Python Saves the Day (again)

This happens often enough that I feel I should hang the words above my doorway: “When all else fails, use Python instead.” Optional addition: “Like you should have in the first place.”

Around New Year’s, I wrote a little implementation of Conway’s Game of Life in jQuery. Why jQuery? For funsies. Unfortunately, after a few hours on a plane, the funsies went to a picnic, leaving me with manifest failure for poor decision-making skills. It’s not that javascript is incapable of building games; it’s just that it isn’t particularly well-suited to the task. Kind of like the way a spatula might not be the best tool for herding wild boar.

After learning that educational lesson, shaking my fists impotently, and returning to my lair to nurse my wounds, I decided it was time to approach the problem again. I won’t deny I was somewhat inspired by the recently-released online textbook Making Games with Python & Pygame. I had been eyeing the pygame library for a while (Python being one my favorite scripting languages), and this new resource offered a great opportunity to dive right in. Obviously, the imminent arrival of this term’s final exams played no part in the timing of this project.

With that said, I’m not sure I would recommend the textbook as a great resource. It’s a handy thing for the novice game programmer, but it falls short as an instructional text. The book’s structure is partially to blame for this: each chapter lists the source code of a particular game, and then proceeds to give a line-by-line (or chunk-by-chunk) analysis of what the program does. This is fine at first; it lets you see the pygame functions & syntax in action. But at some point, you — the reader — are left to read between the lines: why is this function structured this way? Why does this need to be a global variable? Is this use of fonts really the best approach? At some point, a good teacher needs to step back from the gritty details to talk about big picture concepts; s/he needs to the address the “Why” in addition to the “How.” Unfortunately, that doesn’t happen here.

I could also gripe that the author has no voice, and that some of his coding habits/choices raise my eyebrows up to my hairline. But then I’d be nitpicking. Heaven knows I wouldn’t want to do that.

But anyway, after working through a couple chapters, I opened up IDLE (the development environment for Python) to cobble together a few pygame functions. After a couple days’ worth of lunchtimes, I had a fully-functional version of Conway’s Game of Life, with some rudimentary keyboard controls thrown in for good measure.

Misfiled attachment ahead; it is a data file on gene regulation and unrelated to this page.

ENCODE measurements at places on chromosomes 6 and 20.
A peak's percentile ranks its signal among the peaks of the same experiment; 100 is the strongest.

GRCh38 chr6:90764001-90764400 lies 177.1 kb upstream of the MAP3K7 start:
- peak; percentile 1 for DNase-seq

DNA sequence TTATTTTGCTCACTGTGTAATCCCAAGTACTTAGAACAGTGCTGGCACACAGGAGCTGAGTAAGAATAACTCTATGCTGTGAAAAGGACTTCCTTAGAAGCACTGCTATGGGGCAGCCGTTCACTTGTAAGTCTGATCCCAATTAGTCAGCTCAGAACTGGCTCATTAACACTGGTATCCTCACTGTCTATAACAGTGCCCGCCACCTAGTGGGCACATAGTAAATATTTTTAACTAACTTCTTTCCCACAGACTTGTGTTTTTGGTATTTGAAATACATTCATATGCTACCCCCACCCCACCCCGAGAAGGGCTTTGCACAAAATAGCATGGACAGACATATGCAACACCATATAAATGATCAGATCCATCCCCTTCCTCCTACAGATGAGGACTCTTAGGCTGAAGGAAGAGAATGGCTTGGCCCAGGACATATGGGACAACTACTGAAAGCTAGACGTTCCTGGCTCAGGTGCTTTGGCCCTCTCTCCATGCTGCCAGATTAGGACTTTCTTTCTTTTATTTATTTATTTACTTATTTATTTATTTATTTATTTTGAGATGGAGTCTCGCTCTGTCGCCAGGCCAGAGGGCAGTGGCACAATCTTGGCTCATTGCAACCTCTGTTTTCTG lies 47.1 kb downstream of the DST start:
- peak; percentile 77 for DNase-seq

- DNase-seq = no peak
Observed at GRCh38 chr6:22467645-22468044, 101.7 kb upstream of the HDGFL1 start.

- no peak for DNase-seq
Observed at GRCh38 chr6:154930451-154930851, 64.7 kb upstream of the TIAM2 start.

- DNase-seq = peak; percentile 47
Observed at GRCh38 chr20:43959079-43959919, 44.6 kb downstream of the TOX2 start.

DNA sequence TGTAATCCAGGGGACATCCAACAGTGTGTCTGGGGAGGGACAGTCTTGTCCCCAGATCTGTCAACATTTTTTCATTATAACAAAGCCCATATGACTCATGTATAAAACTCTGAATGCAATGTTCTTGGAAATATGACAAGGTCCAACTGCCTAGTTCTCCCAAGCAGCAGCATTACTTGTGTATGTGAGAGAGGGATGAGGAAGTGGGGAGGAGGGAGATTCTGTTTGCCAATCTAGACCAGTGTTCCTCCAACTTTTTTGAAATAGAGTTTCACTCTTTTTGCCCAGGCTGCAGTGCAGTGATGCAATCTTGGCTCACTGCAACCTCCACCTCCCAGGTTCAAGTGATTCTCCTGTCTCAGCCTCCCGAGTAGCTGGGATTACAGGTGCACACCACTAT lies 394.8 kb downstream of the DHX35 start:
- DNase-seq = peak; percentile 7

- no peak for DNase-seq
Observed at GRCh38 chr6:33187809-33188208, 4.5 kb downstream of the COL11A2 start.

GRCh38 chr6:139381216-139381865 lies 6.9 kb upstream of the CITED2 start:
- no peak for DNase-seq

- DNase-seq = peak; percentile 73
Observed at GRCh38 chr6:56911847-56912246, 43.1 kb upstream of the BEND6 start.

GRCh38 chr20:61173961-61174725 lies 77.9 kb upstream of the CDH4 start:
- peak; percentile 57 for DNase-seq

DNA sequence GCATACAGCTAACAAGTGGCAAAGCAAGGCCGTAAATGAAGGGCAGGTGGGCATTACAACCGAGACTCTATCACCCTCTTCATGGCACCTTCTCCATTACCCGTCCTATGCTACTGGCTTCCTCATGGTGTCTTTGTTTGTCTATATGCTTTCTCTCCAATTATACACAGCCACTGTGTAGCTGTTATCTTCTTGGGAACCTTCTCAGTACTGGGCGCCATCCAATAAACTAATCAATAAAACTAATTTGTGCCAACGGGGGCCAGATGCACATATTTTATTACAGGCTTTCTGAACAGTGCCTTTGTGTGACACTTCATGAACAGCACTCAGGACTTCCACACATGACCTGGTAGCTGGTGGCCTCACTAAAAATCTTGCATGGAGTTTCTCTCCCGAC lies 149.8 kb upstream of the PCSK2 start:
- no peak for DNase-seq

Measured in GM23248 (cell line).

It’s no work of art, but holy cow and hot damn! Not only was that was way faster than I imagined, but development was super-smooth: I was able to fix any error that popped up in a matter of moments. That’s distinctly unlike, say, C++ or javascript errors, which have been a little more time-consuming in my experience.

I’m not done with it: I’d like to change the keyboard controls into visual, clickable buttons (and add a few I missed). Also, letting the user modify the game clock is a mistake. I wanted to let you control the frequency at which each generation is run, but I shouldn’t have conflated that idea with modifying the frame rate (the number of frames displayed per second ). Because consequently, that determines how fast the game (and therefore, you) can perform some action. To draw it out, if you reduce the FPS to 1, not only do you see one generation per second, but there will be a significant lag between when you press a button and when the program reacts.

But these are good lessons. Frankly, that was the point of starting with Conway’s Game of Life: simple internal mechanics to allow me to focus on… well, everything else, really. Speaking of which, there’s also the question of distribution. I’d like to put this little program of mine online. Unfortunately, in order to run it, you would have to go through the same steps I did: install Python, install Pygame, and then use IDLE to run the source code. That seems a bit silly and excessive, so I’m going to explore to see if there are other options. Maybe it can be compiled into an app or an .exe, the kind of thing that will just run once on your computer. TBD.

In any case, I feel revitalized and rejuvenated. Solving this little problem has given me hope for all those other things I keep meaning to do. Deus Ex Python.

1 comment
  1. Karen said:

    revitalized and rejuvenated: sounds like spring to me.

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